Straight from the Heart

When BRIDGE feels strongly about issues close to its heart, they find expression in words and are shared in this column. This is also a way for the BRIDGE founder and his associates to praise, provoke, and promote social themes that can benefit society at large. Here are some thoughts straight from the heart.

Why choose the social sector

Why Choose the Social Sector

Today I wish to share a few learnings I picked up since I started a new journey in the social sector some five years ago. For those of you who are planning a career in social service or even those not into professional social service but have a soft heart for the less fortunate, I hope some of my learnings will be useful.

Those of us who are in journalism or in creative field know the kind of happiness or ‘the kick’, as we call it, that we receive when we get a byline or when one of our headlines becomes a talking point. 

I have completed more than a quarter of a century in journalism. But today I have no qualms about admitting that the “kicks” and happiness that I enjoyed in my career were nothing compared to the happiness that I have experienced ever since I embarked on a new journey. 

The turning point was a very very serious car accident on Salem-Bangalore highway where my family and I saw death face to face but survived. But I thank the Almighty for that accident. Because that’s when I thought of families that lose their breadwinners due to such accidents. 

You know when families lose their breadwinners, their world collapses. Then the children stop their studies as their priority becomes food. But with help and guidance, they can be rescued.

I didn’t want to waste the second life that God gave me and my family. That’s when I decided to start an initiative called A BRIDGE Over Troubled Waters to help such families. BRIDGE became an anchor for such families providing them emotional and financial support. We pay for children’s studies, spend weekends with them and help find a job for someone in the family so that they can stand on their own. 

Friends, as I said in the beginning, the kind of happiness that I get when I see their happy faces and their children running to me showing their academic reports and other little achievements, is way way above the so-called “kicks” I used to derive at my official work. That happiness is far superior to the happiness I had when I received my first salary, or when I bought my first house, or when I bought my first car. 

This was how I discovered what I believe, to be the greatest truth in life, that is, there is no greater happiness in life than wiping a tear from someone’s face and be the reason for that person’s happiness. 

Today, I am inviting you to share this happiness with me. To those of you who are thinking of taking up social work as a career, I want to tell you, this is a journey that is more rewarding than many others. 

But I need to also warn you of the dangers on the way.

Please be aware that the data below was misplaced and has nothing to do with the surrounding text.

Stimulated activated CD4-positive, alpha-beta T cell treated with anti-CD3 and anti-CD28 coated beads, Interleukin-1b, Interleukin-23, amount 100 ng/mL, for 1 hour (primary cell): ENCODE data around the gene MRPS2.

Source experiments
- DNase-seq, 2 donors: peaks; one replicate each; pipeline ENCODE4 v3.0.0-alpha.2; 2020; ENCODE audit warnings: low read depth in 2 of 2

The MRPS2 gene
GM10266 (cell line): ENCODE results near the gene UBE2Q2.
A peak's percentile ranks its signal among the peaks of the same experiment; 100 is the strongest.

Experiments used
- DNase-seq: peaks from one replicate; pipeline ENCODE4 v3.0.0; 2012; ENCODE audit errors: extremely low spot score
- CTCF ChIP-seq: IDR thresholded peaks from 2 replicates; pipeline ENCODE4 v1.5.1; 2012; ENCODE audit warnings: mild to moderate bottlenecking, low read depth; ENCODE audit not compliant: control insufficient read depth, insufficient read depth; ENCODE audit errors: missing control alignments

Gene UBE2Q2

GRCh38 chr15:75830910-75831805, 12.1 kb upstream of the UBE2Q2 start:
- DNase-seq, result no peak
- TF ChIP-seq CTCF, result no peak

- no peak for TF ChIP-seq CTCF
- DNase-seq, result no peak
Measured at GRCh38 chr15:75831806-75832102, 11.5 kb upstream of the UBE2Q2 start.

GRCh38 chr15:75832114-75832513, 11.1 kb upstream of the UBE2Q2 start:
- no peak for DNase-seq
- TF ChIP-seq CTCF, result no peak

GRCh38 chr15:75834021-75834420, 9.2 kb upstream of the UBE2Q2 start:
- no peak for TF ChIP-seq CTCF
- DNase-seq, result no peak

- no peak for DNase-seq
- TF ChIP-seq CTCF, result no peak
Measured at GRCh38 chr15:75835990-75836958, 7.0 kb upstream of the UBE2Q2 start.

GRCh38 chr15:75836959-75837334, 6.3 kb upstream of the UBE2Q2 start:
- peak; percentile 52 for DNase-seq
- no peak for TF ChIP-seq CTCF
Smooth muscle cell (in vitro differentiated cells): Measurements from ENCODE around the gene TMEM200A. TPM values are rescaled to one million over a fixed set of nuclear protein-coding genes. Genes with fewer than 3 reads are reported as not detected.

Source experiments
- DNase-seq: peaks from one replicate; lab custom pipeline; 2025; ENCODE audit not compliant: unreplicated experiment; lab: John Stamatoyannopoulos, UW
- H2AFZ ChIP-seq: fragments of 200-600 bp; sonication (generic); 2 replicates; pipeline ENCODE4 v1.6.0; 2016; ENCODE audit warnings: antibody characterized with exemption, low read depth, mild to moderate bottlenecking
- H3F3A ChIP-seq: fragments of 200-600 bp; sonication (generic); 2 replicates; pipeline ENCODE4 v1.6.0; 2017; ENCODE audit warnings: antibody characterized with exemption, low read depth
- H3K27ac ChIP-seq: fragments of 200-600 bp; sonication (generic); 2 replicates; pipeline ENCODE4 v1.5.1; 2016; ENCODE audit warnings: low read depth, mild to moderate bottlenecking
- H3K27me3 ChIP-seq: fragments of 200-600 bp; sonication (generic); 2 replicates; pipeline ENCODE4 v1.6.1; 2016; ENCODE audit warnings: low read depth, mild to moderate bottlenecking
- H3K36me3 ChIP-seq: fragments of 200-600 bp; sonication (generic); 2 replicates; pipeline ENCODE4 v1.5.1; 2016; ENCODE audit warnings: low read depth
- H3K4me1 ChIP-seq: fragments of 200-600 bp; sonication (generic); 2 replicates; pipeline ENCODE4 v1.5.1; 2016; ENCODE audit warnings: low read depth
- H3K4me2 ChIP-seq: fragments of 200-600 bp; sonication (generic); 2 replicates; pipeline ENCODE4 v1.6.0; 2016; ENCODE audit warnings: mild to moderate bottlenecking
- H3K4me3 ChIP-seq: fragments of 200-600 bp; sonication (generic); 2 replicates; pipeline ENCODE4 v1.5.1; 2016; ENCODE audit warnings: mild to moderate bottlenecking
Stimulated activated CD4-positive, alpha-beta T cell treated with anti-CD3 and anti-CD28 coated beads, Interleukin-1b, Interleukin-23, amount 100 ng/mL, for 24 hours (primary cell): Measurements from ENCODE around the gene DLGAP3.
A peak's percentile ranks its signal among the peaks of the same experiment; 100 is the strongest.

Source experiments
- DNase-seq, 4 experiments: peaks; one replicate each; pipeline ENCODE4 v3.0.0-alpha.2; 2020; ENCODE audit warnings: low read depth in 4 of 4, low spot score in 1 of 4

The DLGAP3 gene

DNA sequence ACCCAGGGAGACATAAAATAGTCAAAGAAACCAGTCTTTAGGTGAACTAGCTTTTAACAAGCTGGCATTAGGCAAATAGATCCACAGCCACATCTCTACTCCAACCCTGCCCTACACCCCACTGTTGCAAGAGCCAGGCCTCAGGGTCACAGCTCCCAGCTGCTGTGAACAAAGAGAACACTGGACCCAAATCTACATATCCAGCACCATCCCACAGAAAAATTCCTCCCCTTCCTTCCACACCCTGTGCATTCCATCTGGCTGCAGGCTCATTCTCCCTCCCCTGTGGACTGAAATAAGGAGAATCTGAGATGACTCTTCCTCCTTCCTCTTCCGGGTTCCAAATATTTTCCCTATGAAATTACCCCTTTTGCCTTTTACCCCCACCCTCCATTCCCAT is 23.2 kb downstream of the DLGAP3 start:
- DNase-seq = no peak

This won’t be rewarding if you consider it as a job. This won’t be rewarding if you are thinking of earning a high salaryThis won’t be rewarding if you do not have the qualities of empathy, emotional intelligence, and patience.

If you seriously want to pursue this journey, I will tell you a few things to take along this journey. 

Number 1. PASSION 

You should love what you do. If you do not love it, you will soon develop what we call job fatigue.

Number 2. PATIENCE

You must always remember that you are not dealing with equals. They are not always at your level of understanding. They are not from the best of the backgrounds. Therefore, they may not understand or do many things that you try to tell them. So you have to be really patient with them.


This comes from empathy. You must be able to feel with them in their troubles. You might wonder, why can’t they behave in a particular way. That is your intelligence, that is talking. Feel with them, forgive them and be benevolent.


When you meet many people, they may all have similar stories to tell. You could get tired of listening to them. But remember this, for each of them, their story is unique. They think no one suffers in the world as much as them. Listen patiently.


This is very important. While you are passionate about the people and your work, remember to maintain a sense of balance, a distance. You have a life of your own, your family, your interests. While empathising with the needy, you also need to set your boundaries. OR else you could end up suffering what someone said, “compassion fatigue”. And you could end up needing another social worker to help you.

There is also a very very important thing you should avoid if you are serious about this journey. That is, NEVER EVER BE CONDESCENDING. This is very important. Never show an attitude of patronising superiority. Even if you do not help anyone, please please never be patronising. Always put yourself in their position. Remember, we also could have been in their position if we were not lukcy. Therefore, have that humility.

So friends, if you have the qualities that I just mentioned, never hesitate to take this road less travelled. You will realise, as the poet Robert Frost said, that it would make all the difference.

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